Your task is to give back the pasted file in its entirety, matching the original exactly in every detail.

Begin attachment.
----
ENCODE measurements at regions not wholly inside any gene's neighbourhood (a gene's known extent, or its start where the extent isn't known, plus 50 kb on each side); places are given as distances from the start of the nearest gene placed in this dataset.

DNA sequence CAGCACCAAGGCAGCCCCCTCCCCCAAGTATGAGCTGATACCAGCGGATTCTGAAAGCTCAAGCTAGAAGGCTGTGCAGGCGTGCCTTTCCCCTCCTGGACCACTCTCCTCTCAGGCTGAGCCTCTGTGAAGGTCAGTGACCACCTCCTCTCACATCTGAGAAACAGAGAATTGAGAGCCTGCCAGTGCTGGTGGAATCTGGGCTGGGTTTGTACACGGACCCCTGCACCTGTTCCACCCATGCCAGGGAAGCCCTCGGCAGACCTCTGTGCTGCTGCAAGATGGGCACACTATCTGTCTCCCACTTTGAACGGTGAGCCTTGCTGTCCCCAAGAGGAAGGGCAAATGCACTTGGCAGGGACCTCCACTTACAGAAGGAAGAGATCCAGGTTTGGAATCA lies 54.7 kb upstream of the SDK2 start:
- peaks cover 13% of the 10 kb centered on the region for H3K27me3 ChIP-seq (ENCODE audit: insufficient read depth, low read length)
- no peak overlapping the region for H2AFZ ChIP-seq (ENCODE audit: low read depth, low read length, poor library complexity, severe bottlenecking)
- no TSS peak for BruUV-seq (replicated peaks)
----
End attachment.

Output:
ENCODE measurements at regions not wholly inside any gene's neighbourhood (a gene's known extent, or its start where the extent isn't known, plus 50 kb on each side); places are given as distances from the start of the nearest gene placed in this dataset.

DNA sequence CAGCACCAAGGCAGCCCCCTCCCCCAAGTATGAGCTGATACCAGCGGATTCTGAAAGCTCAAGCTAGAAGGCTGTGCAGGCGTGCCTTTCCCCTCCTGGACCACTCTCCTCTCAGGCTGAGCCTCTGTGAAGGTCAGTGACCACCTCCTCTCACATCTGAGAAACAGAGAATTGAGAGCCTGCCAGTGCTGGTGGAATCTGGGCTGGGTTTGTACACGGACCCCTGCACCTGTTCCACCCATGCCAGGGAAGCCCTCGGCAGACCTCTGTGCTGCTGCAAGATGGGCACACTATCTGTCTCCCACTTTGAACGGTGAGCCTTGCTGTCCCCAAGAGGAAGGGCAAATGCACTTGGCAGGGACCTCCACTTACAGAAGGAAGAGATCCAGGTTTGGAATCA lies 54.7 kb upstream of the SDK2 start:
- peaks cover 13% of the 10 kb centered on the region for H3K27me3 ChIP-seq (ENCODE audit: insufficient read depth, low read length)
- no peak overlapping the region for H2AFZ ChIP-seq (ENCODE audit: low read depth, low read length, poor library complexity, severe bottlenecking)
- no TSS peak for BruUV-seq (replicated peaks)